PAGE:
Robert Christgau

Robert Christgau

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Village Voice
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After Richard Goldstein left the Village Voice, Robert Christgau began his long tenure as the paper’s self-proclaimed “Dean of Rock Critics,” chronicling the rise of punk and other leftfield rock acts.

 

Tony Ingrassia Directs Blondie

Location

In 1975, Blondie performed as the backing band in a revival of Jackie Curtis’s Vain Victory, with Debbie Harry playing the role of Juicy Lucy and the boys in the band wearing identical blue sharkskin suits that Chris Stein found at a discount store on Broadway. Danny Fields wrote about the show in his SoHo Weekly News column, which was the first time Blondie was mentioned in print. “That was big for us at the time,” Stein recalled, “and we got a lot of attention. We got exposed to a lot of the intelligentsia through that.” Local media outlets like the SoHo Weekly News, Village Voice, and the soon-to-be-launched New York Rocker played a pivotal role in the development of the downtown’s various arts scenes. Influential rock writers like the Voice’s Robert Christgau publicized what was happening and accelerated their momentum, creating a kind of feedback loop. Tony Zanetta was also cast in the revival of Vain Victory with Blondie, which was directed by the ubiquitous Tony Ingrassia. “I think a singer or a star needs to be able to magnify their own personality,” Zanetta said, “and Tony was really, really good at that. I mean, he worked with Debbie Harry, Patti Smith, Wayne County, and Cherry Vanilla, and I think they all took something from those experiences.” Back in 1973, when the Stilettoes were performing at places like Bobern Bar and Grill, Harry and Stein hired Ingrassia to help the group with choreography, projecting a cohesive image, and singing with attitude. “Tony did a lot of stage work,” Stein said. “He was a very flamboyant and a loud guy, and was responsible for a lot of cool projects, even though he was very unsung.” Harry added, “He was a slave driver. He was making us work very hard and not to sing technically, but to sing emotionally. And that was a great lesson, to make sure that you really had a connection with what you were saying or talking about or singing about, rather than just singing a nice melody with good technique.”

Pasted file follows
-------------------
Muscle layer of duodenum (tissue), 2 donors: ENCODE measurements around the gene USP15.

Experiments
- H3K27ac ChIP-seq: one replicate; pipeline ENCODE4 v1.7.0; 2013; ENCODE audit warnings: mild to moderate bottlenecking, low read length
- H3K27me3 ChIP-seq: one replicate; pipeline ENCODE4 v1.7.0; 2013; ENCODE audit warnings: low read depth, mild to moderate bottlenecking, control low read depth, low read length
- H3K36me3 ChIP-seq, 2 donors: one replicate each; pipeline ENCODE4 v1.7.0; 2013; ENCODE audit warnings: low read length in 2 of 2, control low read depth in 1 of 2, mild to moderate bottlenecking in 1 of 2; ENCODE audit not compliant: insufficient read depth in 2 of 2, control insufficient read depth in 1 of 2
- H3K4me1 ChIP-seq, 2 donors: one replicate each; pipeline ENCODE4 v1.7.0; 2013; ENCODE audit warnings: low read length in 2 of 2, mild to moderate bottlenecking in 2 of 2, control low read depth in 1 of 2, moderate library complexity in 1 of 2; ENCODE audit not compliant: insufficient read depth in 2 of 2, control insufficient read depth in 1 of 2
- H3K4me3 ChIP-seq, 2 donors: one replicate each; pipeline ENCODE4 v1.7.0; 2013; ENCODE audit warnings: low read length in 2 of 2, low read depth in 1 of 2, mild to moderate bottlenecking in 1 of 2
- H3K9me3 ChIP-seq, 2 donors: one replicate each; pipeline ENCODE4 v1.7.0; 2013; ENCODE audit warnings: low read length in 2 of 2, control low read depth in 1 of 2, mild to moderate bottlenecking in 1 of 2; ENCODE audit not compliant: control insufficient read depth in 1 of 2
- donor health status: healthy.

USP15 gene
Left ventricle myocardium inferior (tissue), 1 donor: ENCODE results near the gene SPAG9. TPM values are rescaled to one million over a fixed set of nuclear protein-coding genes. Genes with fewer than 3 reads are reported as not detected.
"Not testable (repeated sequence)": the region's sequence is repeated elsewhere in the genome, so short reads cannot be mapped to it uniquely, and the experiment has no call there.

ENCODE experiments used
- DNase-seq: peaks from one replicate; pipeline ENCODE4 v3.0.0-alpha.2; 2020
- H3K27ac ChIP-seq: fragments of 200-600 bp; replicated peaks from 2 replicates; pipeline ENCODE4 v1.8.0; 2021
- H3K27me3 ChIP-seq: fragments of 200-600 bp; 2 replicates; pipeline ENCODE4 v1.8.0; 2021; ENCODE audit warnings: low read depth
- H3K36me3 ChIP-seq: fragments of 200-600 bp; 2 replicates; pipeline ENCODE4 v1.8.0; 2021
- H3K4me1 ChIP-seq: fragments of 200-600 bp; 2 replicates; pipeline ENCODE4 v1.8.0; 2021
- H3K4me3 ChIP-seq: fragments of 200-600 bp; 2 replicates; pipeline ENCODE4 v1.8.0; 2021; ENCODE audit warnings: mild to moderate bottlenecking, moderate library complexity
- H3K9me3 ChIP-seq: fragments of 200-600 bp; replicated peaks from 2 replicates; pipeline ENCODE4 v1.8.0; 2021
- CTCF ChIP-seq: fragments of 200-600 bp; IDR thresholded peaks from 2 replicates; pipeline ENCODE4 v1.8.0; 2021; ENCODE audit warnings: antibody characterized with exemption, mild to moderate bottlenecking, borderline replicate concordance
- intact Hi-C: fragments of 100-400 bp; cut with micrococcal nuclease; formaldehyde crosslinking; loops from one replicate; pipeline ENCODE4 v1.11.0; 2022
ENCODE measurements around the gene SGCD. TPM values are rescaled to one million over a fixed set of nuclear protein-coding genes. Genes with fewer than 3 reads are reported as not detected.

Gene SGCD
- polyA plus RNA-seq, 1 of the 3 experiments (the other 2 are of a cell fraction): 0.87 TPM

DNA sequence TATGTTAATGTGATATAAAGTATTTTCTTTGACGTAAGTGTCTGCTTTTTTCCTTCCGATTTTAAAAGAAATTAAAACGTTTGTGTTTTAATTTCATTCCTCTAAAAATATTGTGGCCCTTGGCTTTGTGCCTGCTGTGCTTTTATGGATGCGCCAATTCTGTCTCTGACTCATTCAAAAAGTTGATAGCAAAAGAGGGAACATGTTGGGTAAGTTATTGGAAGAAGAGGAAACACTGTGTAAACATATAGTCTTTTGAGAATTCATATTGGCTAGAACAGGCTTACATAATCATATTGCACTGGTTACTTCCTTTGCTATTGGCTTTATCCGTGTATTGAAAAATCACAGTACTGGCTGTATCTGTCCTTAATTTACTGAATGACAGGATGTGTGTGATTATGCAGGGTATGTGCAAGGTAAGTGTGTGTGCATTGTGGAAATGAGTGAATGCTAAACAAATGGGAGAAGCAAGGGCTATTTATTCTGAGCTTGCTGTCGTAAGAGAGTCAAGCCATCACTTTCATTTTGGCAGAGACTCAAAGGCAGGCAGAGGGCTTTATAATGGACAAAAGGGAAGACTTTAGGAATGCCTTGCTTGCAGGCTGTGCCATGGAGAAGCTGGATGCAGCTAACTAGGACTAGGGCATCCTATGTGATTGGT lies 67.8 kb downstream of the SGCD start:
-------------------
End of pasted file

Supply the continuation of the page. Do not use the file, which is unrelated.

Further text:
From Chapter 30 of The Downtown Pop Underground — order online, or from a local independent bookstore